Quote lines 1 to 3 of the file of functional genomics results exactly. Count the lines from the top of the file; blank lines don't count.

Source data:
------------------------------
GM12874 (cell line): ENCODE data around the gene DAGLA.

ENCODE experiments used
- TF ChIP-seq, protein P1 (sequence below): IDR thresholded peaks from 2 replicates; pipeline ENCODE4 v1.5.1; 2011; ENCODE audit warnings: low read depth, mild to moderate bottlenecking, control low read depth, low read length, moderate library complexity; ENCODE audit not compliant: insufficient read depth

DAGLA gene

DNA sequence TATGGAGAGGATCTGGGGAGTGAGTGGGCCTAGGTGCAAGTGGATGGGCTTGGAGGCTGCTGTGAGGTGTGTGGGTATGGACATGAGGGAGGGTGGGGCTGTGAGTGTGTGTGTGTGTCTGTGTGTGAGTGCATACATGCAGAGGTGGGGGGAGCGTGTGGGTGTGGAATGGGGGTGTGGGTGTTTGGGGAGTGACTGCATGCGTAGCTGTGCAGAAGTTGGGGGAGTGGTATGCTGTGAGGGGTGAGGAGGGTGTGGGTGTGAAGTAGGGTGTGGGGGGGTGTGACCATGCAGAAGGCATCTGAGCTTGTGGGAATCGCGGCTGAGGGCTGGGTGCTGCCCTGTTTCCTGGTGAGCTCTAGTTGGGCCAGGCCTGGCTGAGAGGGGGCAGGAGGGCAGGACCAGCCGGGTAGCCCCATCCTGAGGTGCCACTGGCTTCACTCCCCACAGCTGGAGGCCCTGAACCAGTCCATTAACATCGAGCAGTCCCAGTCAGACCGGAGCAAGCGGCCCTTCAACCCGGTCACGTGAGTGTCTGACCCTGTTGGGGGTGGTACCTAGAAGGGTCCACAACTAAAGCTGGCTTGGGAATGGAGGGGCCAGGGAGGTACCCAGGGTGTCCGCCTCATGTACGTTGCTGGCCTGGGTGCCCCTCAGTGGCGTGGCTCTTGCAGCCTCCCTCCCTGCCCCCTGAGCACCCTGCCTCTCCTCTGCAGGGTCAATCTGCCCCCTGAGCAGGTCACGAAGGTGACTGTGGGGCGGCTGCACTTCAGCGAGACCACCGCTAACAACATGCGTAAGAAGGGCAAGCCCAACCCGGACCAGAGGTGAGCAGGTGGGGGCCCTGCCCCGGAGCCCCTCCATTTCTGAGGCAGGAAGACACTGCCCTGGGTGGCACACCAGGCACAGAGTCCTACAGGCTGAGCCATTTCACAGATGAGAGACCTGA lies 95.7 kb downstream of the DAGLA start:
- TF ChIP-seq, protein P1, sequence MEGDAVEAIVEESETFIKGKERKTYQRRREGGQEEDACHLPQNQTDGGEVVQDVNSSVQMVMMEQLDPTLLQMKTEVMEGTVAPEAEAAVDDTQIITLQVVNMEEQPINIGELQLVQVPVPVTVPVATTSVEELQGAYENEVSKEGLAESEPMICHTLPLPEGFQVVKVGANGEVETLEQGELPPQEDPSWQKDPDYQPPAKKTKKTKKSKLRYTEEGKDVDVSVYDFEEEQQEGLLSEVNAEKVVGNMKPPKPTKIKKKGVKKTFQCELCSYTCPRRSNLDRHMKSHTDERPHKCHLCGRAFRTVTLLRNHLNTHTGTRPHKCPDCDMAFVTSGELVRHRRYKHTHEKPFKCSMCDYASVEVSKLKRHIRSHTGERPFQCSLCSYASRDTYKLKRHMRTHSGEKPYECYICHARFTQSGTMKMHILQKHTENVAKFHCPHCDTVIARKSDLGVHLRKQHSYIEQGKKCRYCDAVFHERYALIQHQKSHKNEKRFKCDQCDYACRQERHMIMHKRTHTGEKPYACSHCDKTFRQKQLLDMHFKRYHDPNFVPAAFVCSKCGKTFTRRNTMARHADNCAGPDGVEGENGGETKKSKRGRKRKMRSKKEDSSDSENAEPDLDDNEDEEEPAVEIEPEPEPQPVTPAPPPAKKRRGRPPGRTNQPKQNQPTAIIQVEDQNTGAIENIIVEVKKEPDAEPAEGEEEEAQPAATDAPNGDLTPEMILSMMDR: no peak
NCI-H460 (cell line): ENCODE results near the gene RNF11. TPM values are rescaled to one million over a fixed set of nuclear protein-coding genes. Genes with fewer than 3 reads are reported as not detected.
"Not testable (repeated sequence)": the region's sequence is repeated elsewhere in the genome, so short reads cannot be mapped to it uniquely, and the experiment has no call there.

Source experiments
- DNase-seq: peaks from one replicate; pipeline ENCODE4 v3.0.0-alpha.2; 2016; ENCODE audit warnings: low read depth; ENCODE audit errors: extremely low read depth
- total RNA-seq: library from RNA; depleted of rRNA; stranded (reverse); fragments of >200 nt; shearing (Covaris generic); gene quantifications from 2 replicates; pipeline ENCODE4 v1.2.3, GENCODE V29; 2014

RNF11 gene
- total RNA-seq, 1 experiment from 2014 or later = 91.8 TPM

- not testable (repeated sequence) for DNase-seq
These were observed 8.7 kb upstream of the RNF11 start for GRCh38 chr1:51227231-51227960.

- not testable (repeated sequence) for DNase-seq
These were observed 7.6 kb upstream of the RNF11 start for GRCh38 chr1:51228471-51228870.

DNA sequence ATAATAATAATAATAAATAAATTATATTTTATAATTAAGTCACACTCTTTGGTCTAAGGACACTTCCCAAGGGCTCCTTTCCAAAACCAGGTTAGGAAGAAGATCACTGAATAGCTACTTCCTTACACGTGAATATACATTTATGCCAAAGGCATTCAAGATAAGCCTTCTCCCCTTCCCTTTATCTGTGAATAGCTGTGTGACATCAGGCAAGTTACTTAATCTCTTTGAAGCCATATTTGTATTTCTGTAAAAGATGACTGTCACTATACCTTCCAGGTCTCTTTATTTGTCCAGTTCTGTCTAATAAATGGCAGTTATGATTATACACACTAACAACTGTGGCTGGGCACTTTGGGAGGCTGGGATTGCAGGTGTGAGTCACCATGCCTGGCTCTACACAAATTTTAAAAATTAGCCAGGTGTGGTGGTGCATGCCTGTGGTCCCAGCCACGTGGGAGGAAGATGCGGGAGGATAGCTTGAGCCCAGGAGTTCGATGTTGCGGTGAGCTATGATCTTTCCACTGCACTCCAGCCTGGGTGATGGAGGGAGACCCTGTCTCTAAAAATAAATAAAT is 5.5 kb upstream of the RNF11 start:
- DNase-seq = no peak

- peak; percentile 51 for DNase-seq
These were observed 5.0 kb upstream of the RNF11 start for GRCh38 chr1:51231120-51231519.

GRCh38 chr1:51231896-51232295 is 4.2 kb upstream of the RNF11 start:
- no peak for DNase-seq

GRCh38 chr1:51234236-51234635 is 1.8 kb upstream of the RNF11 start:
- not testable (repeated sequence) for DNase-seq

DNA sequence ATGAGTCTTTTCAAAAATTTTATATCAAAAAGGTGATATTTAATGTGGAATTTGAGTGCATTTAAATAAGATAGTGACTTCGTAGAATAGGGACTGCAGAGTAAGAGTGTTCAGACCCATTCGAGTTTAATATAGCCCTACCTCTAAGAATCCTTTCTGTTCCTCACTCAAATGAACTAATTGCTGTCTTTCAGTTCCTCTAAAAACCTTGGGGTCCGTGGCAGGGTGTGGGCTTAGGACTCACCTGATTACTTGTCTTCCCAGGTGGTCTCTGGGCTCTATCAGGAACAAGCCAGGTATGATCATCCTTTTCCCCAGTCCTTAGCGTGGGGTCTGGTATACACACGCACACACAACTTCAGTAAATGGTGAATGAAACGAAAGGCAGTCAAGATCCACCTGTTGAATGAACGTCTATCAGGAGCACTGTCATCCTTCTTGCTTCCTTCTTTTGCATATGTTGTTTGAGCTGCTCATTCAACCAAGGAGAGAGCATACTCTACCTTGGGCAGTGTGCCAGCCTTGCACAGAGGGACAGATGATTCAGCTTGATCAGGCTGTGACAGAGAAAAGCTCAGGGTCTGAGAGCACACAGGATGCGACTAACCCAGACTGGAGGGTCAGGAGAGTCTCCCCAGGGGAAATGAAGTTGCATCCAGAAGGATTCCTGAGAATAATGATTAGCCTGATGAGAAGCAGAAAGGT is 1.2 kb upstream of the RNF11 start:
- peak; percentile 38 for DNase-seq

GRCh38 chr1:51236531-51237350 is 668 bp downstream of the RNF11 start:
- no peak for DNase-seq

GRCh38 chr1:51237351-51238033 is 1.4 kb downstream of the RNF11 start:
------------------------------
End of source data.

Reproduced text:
GM12874 (cell line): ENCODE data around the gene DAGLA.

ENCODE experiments used
- TF ChIP-seq, protein P1 (sequence below): IDR thresholded peaks from 2 replicates; pipeline ENCODE4 v1.5.1; 2011; ENCODE audit warnings: low read depth, mild to moderate bottlenecking, control low read depth, low read length, moderate library complexity; ENCODE audit not compliant: insufficient read depth